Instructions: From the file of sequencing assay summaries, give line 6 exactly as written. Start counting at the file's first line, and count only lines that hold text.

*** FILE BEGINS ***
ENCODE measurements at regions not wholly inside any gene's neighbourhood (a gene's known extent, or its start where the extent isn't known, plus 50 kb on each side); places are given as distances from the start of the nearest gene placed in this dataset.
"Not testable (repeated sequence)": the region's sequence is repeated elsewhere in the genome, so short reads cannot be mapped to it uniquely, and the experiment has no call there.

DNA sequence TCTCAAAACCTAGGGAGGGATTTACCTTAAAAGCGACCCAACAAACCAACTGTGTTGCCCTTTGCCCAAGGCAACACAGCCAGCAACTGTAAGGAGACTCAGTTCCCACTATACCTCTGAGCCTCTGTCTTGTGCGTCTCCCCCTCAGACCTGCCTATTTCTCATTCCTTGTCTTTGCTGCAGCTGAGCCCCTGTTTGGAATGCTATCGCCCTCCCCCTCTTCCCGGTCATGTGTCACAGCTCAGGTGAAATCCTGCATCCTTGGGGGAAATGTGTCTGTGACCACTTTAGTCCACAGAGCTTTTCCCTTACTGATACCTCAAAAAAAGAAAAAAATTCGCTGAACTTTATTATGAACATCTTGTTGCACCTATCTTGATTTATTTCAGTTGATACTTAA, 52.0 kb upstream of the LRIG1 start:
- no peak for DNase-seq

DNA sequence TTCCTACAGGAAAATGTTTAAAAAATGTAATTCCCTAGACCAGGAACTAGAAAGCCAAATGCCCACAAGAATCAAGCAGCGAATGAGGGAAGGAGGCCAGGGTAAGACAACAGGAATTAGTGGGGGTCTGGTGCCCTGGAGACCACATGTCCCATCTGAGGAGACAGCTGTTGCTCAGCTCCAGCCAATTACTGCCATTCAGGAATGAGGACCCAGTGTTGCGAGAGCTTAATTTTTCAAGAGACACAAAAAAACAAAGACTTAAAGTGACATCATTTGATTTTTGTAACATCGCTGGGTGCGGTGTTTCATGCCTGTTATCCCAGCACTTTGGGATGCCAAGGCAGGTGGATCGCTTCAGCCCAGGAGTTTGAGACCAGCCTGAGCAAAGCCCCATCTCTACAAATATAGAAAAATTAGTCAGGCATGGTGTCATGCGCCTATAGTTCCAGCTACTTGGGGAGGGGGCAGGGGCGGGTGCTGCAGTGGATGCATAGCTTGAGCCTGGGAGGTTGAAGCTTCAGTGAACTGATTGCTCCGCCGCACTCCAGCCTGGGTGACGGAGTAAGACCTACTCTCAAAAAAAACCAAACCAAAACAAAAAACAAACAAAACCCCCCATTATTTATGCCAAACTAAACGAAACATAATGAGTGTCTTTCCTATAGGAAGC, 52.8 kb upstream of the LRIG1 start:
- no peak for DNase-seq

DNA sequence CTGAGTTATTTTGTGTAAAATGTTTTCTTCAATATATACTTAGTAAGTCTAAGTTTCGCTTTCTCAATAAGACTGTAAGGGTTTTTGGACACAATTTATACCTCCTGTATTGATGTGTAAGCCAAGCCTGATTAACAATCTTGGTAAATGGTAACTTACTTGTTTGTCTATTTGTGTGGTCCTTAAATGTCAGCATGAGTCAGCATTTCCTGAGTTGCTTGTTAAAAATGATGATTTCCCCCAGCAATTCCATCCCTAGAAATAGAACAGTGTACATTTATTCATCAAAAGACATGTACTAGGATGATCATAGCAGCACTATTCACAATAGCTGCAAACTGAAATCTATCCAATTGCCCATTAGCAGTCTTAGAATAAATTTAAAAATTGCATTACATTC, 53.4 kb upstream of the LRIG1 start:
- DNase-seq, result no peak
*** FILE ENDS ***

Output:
- no peak for DNase-seq